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news 30 Dec 13

Montenegro Offers Flag Freedom for Ethnic Minorities

The Montenegrin government is supporting legislation to reverse a ban and allow the country’s minorities to display their flags and symbols at public buildings during celebrations.

Dusica Tomovic

The government on Friday gave its support to the proposed legislation intended to promote the “multi-ethnic character of the state” by giving greater freedom to ethnic minorities to display their own symbols and flags in public during events such as weddings.

The legislation, which will be on the agenda at the first 2014 sitting of parliament in February, regulates the use and display of state and ethnic minority or ‘national’ symbols.

It will replace the current law, adopted in 2000, which banned the public use of the flag and coat of arms of ethnic minority groups, except on minorities’ national holidays in municipalities where these groups are “substantially present”.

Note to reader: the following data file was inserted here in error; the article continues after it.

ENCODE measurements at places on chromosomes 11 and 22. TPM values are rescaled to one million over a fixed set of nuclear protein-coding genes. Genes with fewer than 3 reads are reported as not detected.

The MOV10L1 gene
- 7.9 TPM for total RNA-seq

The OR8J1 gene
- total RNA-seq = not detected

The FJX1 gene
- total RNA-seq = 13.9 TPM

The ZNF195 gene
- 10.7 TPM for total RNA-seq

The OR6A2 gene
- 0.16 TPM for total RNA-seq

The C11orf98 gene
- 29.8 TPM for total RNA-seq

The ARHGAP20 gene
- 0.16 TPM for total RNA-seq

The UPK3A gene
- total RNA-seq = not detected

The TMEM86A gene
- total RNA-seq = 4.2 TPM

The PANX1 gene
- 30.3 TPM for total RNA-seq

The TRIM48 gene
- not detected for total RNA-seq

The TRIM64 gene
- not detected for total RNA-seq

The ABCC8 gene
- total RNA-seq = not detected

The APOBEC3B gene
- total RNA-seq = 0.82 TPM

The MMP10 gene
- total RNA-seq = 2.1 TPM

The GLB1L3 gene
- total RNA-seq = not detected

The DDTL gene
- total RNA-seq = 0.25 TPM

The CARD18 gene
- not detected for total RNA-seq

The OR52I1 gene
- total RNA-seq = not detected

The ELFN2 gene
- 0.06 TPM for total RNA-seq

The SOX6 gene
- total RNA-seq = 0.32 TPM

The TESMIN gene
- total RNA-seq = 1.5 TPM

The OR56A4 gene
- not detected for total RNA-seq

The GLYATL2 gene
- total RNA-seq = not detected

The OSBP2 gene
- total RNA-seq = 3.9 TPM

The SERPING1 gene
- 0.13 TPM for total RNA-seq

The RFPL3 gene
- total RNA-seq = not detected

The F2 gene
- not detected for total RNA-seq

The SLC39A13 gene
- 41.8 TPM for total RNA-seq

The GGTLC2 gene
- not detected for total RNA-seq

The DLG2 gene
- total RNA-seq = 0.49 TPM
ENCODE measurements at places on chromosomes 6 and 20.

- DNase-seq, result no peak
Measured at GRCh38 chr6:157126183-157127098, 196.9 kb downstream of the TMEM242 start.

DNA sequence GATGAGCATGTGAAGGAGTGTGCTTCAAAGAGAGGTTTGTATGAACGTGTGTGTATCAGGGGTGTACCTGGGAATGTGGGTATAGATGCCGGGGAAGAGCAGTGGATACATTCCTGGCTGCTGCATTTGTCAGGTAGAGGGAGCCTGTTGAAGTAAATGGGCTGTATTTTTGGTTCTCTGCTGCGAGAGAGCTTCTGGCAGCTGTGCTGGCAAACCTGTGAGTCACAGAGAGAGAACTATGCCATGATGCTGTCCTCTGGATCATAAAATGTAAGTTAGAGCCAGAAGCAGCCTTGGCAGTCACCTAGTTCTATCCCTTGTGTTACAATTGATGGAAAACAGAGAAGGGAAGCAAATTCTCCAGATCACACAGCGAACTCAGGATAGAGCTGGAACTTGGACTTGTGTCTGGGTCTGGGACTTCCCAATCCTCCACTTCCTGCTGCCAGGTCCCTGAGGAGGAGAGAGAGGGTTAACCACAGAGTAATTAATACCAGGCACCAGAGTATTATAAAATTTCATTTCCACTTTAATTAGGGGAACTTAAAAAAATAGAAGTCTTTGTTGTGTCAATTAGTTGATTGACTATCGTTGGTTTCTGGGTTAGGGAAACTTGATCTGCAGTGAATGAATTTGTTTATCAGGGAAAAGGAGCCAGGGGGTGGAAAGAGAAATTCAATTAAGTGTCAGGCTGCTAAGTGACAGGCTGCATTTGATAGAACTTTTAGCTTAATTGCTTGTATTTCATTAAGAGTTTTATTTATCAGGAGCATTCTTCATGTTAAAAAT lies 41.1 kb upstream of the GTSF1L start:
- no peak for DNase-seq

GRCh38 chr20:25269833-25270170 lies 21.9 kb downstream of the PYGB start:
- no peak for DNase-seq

The current legislation has drawn criticism, mostly from representatives of the country’s Serbian and Albanian minorities, particularly because it prohibits national symbols being displayed at weddings, which is a tradition in Montenegro.

The new law will liberalise the situation and allow the displays of Serbian, Albanian, Bosnian and other flags at city halls for weddings but also in other local public institutions.

“State symbols represent Montenegro and demonstrate loyalty to the state, whereas national symbols reflect national identity,” the proposed legislation says.

The Ministry for Human and Minority Rights said on Friday that the new legislation would allow “the private use of national symbols, at weddings and other celebrations”.

However, minorities’ flags and symbols cannot be used at buildings of the Montenegrin parliament, president, government, courts, state prosecutor or army.

They are also forbidden at international meetings and political, scientific, cultural, artistic, sporting and other events at which Montenegro is represented.

The penalties for violating the new law will be tough, with fines ranging from 2,000 to 20,000 euro.

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